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EU court derails extradition request in U.S. terror case

Radical Muslim Cleric Abu Hamza looks on having conducted a service of Friday afternoon prayers outside the Finsbury Park Mosque March 28, 2003 in London. The controversial cleric was arrested on May 27, 2004 in London on an extradition warrant issued by the US.

Hugo Philpott/Hugo Philpott/Getty Images

European human rights judges on Thursday froze the extradition of four men from Britain to the United States because of concerns over the length of the jail terms they would receive if convicted on terrorism charges.

The European Court of Human Rights wants more time to consider whether to block the extradition request because of the possibility the men could be jailed for life without parole.

The four suspects, who are being held in British prisons, appealed to the European court after senior judges in London upheld a government decision in 2008 to approve the extradition.

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One of the men, Egyptian-born Abu Hamza, is a radical preacher who applauded the 9/11 attacks. A London court jailed him for seven years in 2006 for incitement to murder and other offences.

The United States accuses him of plotting to set up a terrorist training camp in Bly, Oregon, advocating violence in Afghanistan and plotting to seize 16 hostages in Yemen.

The three others fighting the U.S. extradition request are Britons Babar Ahmad, Seyla Talha Ahsan and Haroon Rashid Aswat.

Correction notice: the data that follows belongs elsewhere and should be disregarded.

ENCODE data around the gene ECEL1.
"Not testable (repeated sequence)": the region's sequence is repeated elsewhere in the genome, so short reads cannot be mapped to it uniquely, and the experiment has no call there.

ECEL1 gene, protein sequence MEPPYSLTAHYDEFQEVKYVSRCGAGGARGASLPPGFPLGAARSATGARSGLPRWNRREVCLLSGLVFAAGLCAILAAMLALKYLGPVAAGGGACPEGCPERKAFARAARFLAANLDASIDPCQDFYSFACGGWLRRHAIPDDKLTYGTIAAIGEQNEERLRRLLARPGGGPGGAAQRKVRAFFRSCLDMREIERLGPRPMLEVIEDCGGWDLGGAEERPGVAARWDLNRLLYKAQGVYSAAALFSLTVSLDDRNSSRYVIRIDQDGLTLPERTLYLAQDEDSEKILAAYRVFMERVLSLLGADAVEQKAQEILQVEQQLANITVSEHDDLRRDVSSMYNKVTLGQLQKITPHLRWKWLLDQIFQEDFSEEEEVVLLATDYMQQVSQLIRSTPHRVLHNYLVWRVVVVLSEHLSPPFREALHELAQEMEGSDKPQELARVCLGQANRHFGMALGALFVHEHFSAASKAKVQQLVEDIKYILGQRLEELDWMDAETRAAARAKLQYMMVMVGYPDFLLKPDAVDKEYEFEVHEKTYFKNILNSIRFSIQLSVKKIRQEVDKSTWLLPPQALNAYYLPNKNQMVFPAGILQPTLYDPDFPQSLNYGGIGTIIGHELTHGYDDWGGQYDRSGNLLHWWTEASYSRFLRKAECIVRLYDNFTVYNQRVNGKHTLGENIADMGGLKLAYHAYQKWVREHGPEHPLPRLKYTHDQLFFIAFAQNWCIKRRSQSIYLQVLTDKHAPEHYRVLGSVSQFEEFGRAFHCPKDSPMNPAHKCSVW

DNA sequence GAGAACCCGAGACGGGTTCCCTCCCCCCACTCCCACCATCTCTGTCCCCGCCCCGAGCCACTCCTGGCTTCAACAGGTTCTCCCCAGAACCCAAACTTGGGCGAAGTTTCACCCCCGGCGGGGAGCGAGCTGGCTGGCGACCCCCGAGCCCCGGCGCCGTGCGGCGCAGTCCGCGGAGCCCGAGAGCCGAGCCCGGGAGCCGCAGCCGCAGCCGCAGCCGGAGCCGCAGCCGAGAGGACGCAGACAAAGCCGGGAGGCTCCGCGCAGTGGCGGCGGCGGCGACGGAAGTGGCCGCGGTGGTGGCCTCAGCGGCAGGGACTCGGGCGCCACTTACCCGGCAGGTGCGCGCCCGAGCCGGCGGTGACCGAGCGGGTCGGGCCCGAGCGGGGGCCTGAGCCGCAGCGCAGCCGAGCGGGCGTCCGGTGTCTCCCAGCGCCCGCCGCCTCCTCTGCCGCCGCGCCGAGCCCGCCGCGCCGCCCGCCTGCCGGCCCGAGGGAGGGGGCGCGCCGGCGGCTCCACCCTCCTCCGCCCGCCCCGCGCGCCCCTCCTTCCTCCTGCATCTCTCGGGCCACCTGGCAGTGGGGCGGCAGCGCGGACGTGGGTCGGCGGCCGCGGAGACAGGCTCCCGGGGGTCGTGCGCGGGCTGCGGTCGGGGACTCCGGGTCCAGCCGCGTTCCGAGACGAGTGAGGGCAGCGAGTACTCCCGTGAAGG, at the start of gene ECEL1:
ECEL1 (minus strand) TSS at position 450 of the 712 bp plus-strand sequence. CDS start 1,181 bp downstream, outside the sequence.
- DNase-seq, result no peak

Washington accuses all four of membership of al Qaeda or being involved in acts of international terrorism, the European court, based in Strasbourg, France, said on its website.

Aswat faces charges of being Hamza's co-conspirator in setting up the Oregon camp. Ahmad and Ahsan are accused of plotting to kill U.S. nationals, money laundering and giving support to the Taliban and Chechen militants.

The European court rejected the suspects' argument that they would not receive a fair trial in the U.S. courts.

The judges also dismissed suggestions the men might be declared "enemy combatants" and therefore become liable to the death penalty or extraordinary rendition, the practice of secretly sending suspects overseas for questioning.

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However, the judges said they wanted more time to consider the human rights implications of the long prison terms the men would receive if found guilty in the United States.

Hamza, Ahmad and Ahsan could be jailed for life without parole, while Aswat faces a maximum 50-year term, meaning he would be 78 before being considered for release.

The judges also had concerns about the maximum security prison in Colorado where three of the men would probably be held. Hamza, who is blind in one eye, has diabetes and has lost both his forearms, is thought unlikely to be sent there.

The court will consider whether conditions in the Colorado prison would breach article three of the European Convention on Human Rights that prohibits "inhuman or degrading treatment".

The British government has until Sept. 2 to respond to the court's decision. The judges will give a final ruling later.

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